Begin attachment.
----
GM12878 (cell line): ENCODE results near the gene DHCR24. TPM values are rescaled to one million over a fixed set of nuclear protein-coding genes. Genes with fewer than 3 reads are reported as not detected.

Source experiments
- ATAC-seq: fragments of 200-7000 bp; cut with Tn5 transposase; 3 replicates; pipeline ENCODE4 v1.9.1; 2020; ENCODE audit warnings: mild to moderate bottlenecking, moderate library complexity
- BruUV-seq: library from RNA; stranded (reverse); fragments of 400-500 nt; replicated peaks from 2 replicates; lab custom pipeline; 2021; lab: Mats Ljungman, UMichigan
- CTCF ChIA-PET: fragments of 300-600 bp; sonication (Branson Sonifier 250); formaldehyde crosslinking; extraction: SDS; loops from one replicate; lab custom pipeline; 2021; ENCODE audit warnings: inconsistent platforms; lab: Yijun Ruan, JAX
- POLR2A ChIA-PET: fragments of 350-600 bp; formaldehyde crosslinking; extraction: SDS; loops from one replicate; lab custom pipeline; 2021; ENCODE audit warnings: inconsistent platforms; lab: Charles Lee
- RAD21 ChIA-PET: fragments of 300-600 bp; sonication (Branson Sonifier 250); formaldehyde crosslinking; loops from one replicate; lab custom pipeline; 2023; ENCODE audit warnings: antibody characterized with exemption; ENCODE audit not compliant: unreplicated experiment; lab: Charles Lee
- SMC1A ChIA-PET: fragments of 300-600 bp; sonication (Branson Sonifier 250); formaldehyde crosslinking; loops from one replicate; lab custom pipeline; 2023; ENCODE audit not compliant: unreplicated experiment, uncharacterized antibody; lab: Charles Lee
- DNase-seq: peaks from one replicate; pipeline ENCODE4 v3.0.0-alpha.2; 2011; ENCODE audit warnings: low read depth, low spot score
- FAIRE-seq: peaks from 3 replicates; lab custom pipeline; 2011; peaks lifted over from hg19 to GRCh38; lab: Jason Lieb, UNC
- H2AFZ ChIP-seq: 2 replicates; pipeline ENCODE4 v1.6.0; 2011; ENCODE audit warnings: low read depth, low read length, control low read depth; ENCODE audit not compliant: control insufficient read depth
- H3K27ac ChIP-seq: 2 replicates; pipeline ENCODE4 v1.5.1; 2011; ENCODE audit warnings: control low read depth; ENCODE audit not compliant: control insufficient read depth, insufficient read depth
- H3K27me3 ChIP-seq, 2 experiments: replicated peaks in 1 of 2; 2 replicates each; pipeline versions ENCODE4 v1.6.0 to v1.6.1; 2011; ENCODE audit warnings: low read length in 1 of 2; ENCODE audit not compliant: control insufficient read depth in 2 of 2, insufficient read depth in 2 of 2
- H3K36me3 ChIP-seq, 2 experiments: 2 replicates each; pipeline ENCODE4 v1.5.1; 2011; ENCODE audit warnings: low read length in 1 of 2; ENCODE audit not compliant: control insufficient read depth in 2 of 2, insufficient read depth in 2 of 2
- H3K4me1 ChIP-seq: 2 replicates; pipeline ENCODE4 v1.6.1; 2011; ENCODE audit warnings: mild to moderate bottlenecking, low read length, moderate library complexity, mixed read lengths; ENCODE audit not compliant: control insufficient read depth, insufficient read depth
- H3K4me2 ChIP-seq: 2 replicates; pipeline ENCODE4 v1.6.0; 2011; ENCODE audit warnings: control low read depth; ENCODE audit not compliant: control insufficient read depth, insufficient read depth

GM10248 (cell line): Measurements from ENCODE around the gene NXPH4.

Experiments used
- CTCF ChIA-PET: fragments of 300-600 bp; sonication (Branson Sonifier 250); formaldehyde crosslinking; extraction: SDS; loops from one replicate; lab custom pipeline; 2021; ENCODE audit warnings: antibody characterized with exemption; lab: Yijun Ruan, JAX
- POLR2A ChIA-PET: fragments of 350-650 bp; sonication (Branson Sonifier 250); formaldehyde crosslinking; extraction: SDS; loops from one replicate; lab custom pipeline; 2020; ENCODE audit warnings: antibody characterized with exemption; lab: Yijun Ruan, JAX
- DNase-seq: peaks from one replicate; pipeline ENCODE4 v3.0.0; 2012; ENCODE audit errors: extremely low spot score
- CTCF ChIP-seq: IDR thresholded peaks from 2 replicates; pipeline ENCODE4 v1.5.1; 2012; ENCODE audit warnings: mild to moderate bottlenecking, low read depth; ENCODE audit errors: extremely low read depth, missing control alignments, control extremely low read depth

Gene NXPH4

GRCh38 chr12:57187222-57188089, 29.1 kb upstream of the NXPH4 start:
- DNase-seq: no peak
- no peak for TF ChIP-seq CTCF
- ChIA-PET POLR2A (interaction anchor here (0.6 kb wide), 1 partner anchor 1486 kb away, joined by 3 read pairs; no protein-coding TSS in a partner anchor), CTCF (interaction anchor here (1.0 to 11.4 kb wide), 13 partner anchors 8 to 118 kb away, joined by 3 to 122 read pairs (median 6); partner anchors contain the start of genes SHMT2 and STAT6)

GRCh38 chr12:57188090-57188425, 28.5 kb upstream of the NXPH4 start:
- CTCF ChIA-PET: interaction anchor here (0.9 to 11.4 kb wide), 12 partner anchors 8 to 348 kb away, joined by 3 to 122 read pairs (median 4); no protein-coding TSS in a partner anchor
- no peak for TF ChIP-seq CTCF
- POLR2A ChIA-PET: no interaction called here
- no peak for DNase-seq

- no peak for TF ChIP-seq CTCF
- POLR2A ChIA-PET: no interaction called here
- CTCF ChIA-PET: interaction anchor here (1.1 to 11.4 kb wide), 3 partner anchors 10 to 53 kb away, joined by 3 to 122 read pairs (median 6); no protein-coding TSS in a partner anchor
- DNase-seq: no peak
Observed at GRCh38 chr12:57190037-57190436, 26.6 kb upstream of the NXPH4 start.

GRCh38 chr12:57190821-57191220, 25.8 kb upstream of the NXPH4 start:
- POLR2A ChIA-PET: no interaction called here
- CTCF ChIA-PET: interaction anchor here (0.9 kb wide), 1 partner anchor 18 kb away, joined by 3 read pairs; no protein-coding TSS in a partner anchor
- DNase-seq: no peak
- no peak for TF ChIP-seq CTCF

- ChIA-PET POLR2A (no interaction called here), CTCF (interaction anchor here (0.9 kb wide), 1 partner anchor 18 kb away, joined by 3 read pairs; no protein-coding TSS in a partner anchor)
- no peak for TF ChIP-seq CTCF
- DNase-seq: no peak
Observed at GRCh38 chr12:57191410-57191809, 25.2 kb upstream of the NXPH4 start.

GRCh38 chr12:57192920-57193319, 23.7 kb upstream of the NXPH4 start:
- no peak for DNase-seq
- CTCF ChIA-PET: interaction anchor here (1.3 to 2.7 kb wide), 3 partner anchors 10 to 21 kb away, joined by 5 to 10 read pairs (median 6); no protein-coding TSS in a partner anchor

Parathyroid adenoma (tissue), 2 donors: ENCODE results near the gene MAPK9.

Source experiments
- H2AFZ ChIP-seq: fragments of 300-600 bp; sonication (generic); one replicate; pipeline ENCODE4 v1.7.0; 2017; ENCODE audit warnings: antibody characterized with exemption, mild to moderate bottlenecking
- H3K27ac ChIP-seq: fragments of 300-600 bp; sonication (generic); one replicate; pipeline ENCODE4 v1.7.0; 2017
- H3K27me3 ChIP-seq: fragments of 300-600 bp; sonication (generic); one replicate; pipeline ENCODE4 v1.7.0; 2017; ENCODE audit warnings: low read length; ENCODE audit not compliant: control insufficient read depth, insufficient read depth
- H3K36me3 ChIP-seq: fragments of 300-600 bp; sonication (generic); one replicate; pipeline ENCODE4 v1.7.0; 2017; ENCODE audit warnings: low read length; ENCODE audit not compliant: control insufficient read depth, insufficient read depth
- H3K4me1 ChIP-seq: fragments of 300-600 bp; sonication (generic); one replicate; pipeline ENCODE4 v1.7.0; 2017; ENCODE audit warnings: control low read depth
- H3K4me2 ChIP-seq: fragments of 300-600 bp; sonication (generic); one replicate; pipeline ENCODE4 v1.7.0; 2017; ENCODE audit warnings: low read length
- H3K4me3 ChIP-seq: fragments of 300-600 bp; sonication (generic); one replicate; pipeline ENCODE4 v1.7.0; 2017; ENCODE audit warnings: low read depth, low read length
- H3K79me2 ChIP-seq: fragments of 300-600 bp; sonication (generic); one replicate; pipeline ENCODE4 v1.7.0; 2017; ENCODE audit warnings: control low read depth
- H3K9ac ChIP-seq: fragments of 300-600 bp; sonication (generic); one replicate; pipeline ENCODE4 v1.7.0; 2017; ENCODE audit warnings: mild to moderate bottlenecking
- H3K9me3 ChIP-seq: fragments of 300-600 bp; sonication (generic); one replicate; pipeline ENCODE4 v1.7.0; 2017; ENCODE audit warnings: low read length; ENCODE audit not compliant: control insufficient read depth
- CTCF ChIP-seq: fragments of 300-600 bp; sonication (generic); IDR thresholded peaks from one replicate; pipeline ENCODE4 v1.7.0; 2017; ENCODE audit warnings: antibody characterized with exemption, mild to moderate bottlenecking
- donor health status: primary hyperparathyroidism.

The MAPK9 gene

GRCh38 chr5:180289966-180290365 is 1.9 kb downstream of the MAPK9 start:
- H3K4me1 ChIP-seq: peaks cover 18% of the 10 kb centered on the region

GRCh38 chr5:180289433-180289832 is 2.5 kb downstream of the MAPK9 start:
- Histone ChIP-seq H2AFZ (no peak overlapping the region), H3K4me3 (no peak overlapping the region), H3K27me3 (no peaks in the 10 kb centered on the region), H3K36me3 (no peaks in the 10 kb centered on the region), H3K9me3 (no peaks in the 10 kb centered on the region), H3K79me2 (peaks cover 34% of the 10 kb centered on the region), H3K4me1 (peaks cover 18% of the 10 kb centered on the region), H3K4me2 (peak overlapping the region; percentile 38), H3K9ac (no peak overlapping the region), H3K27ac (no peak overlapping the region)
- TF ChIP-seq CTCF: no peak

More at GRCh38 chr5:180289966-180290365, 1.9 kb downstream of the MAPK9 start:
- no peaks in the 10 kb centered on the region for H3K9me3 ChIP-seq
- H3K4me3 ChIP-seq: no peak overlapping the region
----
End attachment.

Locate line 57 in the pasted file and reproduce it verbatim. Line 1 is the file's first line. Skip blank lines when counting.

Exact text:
- H3K4me2 ChIP-seq: fragments of 300-600 bp; sonication (generic); one replicate; pipeline ENCODE4 v1.7.0; 2017; ENCODE audit warnings: low read length